UCL Faculty of Laws


Valid Consent and Third-Party Coercion

07 May 2019, 4:00 pm–6:00 pm

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2019 UCL Colloquium in Law, Politics & Philosophy series event

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UCL Laws Events


UCL Laws - room LG17
Bentham House, Endsleigh Gardens


This event is part of the 2019 UCL Colloquium in Law, Politics & Philosophy. The paper will be pre-circulated prior to the session, please read it in advance. To receive the paper, please email jeffrey.howard@ucl.ac.uk.


Dr Mollie Gerver is an Assistant Professor in Political Theory at the University of Essex, and the author of The Ethics and Practice of Refugee Repatriation (Edinburgh University Press). Her research focuses on what types of immigration control are justified. For example, she considers whether states act ethically in paying refugees to repatriate, or deporting refugees no longer requiring asylum. Prior to working at Essex, she was an Assistant Professor at Newcastle University, and completed her PhD at the London School of Economics in August 2016.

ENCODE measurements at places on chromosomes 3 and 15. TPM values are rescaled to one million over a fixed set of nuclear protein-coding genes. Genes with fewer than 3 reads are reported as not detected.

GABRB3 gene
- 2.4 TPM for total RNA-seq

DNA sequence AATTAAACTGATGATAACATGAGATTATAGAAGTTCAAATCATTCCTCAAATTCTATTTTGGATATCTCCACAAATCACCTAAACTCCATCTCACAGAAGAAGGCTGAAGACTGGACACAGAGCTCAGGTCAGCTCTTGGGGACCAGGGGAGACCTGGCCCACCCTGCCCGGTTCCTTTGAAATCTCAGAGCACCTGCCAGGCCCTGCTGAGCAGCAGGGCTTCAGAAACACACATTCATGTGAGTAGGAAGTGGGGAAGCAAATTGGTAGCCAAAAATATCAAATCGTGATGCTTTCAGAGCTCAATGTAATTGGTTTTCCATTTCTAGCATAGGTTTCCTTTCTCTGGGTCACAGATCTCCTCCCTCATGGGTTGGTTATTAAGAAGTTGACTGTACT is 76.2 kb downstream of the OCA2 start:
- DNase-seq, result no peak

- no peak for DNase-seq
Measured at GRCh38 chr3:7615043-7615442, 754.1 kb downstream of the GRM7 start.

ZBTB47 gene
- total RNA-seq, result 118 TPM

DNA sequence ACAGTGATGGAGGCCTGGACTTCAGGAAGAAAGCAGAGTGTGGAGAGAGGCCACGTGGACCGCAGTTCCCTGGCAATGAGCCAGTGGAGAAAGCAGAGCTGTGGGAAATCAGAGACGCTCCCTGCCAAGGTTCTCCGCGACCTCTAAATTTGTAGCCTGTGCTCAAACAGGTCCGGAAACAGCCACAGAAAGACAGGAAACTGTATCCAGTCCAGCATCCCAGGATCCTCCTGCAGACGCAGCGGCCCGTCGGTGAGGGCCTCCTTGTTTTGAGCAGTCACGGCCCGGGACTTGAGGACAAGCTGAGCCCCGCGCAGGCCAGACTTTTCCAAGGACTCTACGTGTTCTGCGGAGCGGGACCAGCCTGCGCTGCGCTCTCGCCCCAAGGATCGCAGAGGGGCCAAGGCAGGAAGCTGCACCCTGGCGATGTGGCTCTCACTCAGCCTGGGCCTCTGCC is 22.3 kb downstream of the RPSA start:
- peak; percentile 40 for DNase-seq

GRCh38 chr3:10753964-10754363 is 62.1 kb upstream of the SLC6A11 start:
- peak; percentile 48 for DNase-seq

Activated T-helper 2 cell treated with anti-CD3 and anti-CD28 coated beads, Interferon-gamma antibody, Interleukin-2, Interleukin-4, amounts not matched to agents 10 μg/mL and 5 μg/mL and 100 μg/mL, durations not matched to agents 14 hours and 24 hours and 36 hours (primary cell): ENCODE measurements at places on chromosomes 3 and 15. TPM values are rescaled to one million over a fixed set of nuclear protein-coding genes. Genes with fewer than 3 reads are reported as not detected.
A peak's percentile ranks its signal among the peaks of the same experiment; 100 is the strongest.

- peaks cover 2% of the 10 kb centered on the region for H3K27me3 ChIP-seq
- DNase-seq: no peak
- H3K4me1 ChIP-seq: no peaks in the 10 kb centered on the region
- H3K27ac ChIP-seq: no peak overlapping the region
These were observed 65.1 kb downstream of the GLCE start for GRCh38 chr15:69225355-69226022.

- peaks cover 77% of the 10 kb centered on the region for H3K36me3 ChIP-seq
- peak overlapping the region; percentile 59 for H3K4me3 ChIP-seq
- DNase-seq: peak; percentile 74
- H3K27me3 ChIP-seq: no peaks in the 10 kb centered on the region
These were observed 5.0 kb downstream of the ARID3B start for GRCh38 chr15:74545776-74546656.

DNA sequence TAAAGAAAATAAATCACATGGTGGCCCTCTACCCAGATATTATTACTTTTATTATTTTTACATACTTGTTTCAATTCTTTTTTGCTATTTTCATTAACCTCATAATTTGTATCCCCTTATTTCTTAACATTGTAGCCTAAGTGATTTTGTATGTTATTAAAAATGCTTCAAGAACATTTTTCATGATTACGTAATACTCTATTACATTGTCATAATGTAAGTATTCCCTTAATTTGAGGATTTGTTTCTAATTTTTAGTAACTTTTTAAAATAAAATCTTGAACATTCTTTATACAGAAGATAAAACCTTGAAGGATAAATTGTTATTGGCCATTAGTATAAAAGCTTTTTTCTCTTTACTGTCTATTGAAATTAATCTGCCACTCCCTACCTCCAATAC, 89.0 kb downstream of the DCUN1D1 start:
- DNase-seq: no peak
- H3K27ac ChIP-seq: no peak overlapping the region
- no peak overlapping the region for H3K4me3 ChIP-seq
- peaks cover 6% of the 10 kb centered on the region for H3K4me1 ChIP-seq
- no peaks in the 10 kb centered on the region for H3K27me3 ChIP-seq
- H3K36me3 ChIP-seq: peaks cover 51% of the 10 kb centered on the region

In this article, I consider the question of third party coercion arising when X wrongly threatens to harm Y unless she consents to Z’s offer to ϕ. I first reject the commonly held view that, when individuals consent under conditions of coercion from third parties, the third party’s coercion necessarily invalidates consent. Sometimes such consent is valid. I then demonstrate that, when an individual’s consent is invalid and they are coerced by a third party, the third party’s coercion is often insufficient to invalidate the consent. More specifically, there are cases where the third party’s coercion only invalidates consent if the agent obtaining consent fails to provide choices which she has a duty to provide. Finally, I argue that there are a sub-set of cases where third party coercion really is sufficient to invalidate consent: it is sufficient when the coercion weakens the will of the agent giving consent, such that he is not engaging in a genuine choice.

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